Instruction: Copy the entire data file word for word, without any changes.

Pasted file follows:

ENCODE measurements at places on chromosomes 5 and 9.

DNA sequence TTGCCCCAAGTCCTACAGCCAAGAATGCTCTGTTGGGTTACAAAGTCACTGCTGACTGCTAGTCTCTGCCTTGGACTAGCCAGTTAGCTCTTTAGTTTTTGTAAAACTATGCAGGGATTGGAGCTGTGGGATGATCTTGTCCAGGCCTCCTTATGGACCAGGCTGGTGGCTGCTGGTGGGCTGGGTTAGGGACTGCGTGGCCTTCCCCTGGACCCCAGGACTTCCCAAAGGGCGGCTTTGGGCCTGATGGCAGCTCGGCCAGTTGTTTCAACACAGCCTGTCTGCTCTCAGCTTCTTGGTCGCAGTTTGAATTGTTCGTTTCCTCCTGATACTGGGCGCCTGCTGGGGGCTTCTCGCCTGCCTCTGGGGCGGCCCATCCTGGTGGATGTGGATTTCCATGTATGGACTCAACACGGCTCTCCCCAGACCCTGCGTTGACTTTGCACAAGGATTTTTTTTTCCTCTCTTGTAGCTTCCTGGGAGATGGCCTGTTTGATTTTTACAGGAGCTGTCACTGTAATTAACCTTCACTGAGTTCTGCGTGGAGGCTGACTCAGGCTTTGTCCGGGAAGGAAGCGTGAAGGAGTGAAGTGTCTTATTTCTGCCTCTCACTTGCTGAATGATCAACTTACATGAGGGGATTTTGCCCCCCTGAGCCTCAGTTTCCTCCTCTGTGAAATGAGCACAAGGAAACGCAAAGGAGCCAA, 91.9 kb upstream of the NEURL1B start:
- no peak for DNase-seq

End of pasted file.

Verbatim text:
ENCODE measurements at places on chromosomes 5 and 9.

DNA sequence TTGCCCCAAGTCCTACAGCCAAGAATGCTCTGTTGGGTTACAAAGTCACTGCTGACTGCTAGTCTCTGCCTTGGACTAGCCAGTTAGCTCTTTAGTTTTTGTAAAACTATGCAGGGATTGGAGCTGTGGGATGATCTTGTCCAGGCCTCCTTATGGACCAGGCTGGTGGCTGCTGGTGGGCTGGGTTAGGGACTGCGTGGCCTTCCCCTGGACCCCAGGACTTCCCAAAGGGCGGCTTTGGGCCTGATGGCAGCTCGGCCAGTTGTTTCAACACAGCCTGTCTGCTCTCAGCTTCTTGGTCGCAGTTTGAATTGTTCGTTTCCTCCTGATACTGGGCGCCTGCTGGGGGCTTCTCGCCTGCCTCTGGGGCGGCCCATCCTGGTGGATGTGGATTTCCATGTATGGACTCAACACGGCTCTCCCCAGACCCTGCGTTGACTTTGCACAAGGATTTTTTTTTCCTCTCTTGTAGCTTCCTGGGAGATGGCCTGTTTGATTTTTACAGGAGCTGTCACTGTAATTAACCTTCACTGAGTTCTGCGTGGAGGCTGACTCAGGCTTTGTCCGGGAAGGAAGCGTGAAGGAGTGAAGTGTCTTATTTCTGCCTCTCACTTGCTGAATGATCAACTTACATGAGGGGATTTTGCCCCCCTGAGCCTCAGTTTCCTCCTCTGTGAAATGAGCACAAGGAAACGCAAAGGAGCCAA, 91.9 kb upstream of the NEURL1B start:
- no peak for DNase-seq